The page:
Confirmation Bias – you search for or interpret information in a way that confirms your existing ideas. You only listen to, or watch, “your channel” for information.
Hindsight Bias – the “I-knew-it-all-along” effect, the tendency to see past events as being predictable at the time those events happened. “Hindsight is 20/20.”
Just -World Hypothesis – the tendency for people to want to believe that the world is fundamentally just, causing them to rationalize an otherwise inexplicable injustice as deserved by the victim(s).
What to Do?
Be aware of your own heuristics and bias. Consider how your biases affect your relationships with family members and co-workers. Unfortunately most of the research shows that we are impacted by these processes at an unconscious level and are not likely to see them in ourselves (expertly in others!). Quite amazingly, even when conscious of them, we may still make decisions based on them. Caesar’s praetorian guard shadowed him daily in order to remind him he “was but mortal.” Without your own private guard, you can still consider what information you are drawn to and why, challenge yourself with alternative views, talk with other people with differing views and try to listen as if you haven’t already made up your mind. Practice “active” listening, summarizing what the other person has told you and asking for clarification. Ask yourself for the reason information was presented as it is what is being “sold.”
Train yourself and teach your children to question information sources. Consider the source of your information carefully. Just because the byline says “Fair and Balanced” doesn’t mean it is. Likewise the expression “Lean Forward” may still mean leaning too much to one side versus the other. Peer-reviewed sources mean that other professionals have reviewed the information and considered it valid or useful. Trust sources with reputations for solid scientific or professional work, seek multiple sources, check facts versus opinion, watch out for statistics (good ones are helpful but be leery of results based on “all our callers or the number of text’s sent to that number”). Be a good consumer of information. Remember Miller’s Law? When your children tell you something, listen carefully and assume what they are telling you is the truth, then question “What is that true of?” While it may be “true” that they are trying to get out of trouble again, you will have gained their trust in just listening, and that is a start in helping them regain yours. Communication is difficult; we need to be alert and open.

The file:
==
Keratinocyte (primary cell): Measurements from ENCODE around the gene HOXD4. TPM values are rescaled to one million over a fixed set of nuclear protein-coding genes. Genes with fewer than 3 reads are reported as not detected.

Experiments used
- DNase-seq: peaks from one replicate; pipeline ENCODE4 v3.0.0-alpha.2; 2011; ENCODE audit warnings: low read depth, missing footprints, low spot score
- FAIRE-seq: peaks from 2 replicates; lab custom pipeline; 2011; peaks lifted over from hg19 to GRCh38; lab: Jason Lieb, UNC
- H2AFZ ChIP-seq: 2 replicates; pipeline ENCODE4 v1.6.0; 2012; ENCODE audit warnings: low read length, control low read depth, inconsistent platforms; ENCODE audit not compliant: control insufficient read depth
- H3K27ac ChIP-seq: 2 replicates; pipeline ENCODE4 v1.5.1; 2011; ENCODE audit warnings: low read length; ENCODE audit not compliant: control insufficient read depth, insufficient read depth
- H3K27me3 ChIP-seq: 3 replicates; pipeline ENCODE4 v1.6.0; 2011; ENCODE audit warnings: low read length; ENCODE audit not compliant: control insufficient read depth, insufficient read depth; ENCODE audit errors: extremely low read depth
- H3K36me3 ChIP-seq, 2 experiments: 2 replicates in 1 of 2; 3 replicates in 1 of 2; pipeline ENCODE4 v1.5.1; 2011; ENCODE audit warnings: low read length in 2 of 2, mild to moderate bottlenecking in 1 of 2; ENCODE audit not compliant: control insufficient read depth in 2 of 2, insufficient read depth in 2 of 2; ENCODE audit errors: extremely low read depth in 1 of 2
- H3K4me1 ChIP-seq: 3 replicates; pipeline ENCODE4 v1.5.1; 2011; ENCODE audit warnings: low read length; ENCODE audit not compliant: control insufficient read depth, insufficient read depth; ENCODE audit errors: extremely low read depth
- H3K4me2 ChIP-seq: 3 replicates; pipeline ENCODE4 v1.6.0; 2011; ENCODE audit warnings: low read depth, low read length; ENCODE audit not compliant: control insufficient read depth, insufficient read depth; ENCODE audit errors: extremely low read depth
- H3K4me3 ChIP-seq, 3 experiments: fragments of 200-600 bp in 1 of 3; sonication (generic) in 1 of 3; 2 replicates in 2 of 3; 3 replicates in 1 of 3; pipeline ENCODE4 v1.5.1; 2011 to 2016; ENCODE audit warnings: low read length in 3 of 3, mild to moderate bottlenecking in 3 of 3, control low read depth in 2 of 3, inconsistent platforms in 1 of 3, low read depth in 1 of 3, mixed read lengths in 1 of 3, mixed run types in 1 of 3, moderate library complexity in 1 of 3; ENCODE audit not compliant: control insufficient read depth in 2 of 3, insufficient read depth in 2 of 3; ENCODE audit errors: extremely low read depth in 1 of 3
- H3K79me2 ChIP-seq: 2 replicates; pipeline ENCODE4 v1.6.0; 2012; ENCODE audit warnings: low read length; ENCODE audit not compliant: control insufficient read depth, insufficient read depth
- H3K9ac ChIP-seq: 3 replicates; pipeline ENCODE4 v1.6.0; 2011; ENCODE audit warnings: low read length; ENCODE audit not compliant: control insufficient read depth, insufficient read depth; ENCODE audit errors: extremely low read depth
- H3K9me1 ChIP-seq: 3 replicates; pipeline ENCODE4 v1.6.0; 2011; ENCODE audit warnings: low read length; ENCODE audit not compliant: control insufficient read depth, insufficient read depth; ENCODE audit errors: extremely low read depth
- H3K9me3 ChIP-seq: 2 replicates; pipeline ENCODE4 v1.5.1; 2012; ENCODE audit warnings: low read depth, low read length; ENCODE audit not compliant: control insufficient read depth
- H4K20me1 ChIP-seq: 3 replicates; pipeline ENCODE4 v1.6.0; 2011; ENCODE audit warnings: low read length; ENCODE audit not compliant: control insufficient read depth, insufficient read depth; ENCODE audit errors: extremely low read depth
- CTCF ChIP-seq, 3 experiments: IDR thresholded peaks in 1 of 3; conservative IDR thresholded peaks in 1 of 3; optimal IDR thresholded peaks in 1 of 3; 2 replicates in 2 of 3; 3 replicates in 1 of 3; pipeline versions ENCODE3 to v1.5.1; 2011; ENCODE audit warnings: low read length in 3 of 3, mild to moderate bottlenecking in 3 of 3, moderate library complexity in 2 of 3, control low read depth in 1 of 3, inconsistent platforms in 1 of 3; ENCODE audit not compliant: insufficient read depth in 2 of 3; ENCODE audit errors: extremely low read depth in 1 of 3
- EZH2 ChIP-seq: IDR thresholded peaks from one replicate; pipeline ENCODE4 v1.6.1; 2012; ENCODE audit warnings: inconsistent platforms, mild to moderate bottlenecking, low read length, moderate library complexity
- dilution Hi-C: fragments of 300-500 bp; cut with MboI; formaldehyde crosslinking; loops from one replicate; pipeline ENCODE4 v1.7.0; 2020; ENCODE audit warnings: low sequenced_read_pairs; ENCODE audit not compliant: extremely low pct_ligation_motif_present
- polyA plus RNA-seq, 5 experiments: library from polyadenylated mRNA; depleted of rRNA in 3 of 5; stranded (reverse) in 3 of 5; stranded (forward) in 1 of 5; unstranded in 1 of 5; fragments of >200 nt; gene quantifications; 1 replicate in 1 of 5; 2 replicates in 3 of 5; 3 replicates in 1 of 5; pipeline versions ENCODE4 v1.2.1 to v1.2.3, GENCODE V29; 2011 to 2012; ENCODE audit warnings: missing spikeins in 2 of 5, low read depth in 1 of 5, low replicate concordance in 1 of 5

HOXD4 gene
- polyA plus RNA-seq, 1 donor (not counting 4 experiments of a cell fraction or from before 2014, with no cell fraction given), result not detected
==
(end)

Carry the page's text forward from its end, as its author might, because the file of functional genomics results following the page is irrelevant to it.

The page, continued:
Baker, D., Bridges, D., Hunter, R., Johnson, G., Krupa, J., Murphy, J. and Sorenson, K. (2002) Guidebook to Decision-Making Methods, WSRC-IM-2002-00002, Department of Energy, USA. http://emi-web.inel.gov/Nissmg/Guidebook_2002.pdf